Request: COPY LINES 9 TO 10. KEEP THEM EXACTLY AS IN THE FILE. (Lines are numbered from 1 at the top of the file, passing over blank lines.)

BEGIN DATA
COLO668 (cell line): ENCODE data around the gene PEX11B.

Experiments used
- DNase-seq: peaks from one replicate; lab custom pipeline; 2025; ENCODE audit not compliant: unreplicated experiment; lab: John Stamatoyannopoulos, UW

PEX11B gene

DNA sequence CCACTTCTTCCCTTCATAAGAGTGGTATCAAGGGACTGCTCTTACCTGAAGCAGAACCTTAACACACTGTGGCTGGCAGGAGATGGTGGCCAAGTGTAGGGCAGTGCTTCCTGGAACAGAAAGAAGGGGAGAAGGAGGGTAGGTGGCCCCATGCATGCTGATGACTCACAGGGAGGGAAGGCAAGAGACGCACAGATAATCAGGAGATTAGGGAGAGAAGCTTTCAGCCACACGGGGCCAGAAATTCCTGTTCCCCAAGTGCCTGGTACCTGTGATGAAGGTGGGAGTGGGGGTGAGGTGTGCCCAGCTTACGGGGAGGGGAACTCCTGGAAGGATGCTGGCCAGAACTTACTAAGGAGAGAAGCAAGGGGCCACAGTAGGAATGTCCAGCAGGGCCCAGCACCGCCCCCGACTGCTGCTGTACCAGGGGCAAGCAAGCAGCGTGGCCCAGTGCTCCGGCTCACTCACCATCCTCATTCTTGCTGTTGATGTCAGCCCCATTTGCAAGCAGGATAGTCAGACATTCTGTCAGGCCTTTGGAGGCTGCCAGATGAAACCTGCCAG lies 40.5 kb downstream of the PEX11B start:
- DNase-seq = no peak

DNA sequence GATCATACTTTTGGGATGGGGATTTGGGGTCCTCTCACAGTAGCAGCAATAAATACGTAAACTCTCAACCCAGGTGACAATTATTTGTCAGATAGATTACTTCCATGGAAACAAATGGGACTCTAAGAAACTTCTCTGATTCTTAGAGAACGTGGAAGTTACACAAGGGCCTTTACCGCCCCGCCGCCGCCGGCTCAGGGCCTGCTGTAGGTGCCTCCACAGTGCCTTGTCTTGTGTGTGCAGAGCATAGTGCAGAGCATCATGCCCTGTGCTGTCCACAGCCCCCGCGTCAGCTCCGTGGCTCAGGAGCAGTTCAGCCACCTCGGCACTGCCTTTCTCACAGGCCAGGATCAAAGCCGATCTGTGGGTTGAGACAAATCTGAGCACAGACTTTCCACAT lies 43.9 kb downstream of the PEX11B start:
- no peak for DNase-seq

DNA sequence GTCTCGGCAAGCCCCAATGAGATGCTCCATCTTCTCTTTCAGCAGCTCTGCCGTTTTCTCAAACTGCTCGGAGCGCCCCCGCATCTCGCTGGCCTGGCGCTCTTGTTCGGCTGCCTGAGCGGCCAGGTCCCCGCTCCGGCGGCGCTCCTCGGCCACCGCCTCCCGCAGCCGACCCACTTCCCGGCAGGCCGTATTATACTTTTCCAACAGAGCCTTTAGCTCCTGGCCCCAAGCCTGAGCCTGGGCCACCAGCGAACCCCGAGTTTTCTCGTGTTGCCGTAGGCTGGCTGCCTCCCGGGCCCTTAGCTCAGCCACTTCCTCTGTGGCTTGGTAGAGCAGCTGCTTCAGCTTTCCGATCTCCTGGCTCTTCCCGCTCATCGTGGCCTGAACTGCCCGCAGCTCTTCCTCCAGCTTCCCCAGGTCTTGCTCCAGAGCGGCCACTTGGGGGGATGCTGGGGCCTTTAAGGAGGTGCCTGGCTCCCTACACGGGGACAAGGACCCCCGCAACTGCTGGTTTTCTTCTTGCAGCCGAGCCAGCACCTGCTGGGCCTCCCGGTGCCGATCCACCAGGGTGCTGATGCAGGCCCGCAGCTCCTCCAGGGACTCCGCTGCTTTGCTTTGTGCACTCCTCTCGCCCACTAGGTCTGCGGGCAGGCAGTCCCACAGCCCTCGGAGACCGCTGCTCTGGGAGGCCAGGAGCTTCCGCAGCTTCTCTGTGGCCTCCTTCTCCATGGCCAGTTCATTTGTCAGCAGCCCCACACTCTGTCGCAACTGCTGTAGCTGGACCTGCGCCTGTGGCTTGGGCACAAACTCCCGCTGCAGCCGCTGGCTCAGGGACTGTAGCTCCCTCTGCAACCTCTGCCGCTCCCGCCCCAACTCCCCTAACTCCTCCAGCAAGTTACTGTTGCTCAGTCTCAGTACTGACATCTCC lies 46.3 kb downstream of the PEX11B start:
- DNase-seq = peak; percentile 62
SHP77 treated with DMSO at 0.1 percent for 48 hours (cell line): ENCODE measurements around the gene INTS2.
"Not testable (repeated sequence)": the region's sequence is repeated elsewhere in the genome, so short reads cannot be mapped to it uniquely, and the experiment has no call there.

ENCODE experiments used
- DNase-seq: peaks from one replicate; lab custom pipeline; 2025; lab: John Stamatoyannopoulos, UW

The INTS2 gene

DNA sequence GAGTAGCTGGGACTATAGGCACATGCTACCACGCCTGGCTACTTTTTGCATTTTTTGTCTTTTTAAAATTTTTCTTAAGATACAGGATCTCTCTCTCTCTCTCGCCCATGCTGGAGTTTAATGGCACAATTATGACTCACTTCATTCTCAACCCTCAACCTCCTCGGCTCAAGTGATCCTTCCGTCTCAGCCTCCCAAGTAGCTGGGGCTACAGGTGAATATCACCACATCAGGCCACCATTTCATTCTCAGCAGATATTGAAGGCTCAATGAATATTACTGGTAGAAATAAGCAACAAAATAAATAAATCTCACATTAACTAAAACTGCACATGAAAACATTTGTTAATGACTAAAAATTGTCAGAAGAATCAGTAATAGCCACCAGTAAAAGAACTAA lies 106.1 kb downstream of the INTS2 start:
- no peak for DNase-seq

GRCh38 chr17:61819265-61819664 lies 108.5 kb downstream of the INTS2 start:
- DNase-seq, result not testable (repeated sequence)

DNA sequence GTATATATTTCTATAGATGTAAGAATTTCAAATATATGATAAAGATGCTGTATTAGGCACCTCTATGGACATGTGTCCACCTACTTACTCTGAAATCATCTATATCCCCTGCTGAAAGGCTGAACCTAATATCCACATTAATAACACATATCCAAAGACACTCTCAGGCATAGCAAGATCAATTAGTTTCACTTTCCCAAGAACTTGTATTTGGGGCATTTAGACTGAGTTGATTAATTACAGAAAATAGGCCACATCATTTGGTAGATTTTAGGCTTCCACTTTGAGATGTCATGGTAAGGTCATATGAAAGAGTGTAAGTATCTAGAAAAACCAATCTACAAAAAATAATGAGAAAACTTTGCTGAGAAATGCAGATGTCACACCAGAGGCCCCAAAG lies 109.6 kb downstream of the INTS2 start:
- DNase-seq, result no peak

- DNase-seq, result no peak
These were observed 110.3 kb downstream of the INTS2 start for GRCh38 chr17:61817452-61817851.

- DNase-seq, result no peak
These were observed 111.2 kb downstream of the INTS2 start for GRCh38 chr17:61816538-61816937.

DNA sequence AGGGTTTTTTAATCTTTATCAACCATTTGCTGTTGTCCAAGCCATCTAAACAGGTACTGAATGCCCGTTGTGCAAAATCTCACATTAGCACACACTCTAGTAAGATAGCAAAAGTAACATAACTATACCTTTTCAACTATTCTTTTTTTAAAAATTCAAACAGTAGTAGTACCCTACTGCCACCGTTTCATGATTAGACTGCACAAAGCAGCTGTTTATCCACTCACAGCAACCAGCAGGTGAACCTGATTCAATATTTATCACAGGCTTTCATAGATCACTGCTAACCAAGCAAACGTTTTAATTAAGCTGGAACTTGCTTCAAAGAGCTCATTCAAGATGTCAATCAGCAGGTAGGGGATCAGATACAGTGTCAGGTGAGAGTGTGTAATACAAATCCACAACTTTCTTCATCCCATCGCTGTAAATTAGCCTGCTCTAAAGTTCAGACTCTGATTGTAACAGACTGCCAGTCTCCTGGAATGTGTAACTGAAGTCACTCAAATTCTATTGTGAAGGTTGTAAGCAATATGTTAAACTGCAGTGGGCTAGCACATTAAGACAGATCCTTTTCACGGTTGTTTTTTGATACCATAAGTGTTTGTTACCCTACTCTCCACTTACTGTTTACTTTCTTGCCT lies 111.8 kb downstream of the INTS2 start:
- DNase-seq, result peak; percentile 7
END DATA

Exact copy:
DNA sequence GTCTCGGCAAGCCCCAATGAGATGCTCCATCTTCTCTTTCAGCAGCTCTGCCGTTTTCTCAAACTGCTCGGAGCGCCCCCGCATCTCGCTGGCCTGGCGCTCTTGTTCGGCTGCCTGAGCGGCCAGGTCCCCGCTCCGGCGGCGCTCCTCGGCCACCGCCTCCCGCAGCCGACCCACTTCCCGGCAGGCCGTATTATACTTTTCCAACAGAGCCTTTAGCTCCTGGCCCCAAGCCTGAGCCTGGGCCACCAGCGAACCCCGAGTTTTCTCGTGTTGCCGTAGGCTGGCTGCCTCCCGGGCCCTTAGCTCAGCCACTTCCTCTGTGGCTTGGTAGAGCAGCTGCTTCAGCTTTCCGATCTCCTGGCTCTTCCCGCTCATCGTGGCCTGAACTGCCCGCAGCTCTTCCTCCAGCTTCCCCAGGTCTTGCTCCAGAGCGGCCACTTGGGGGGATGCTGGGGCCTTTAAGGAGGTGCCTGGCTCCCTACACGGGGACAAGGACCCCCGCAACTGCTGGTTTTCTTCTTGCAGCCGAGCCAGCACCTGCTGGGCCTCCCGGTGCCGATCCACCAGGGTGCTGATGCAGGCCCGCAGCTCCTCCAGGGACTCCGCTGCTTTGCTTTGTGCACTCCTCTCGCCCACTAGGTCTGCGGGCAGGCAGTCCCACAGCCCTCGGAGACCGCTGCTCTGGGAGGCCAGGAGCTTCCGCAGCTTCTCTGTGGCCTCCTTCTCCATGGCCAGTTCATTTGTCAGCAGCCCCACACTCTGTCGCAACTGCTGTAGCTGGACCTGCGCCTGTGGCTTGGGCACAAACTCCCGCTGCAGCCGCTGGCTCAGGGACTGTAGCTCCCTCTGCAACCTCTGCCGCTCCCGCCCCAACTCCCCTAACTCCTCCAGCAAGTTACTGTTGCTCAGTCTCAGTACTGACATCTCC lies 46.3 kb downstream of the PEX11B start:
- DNase-seq = peak; percentile 62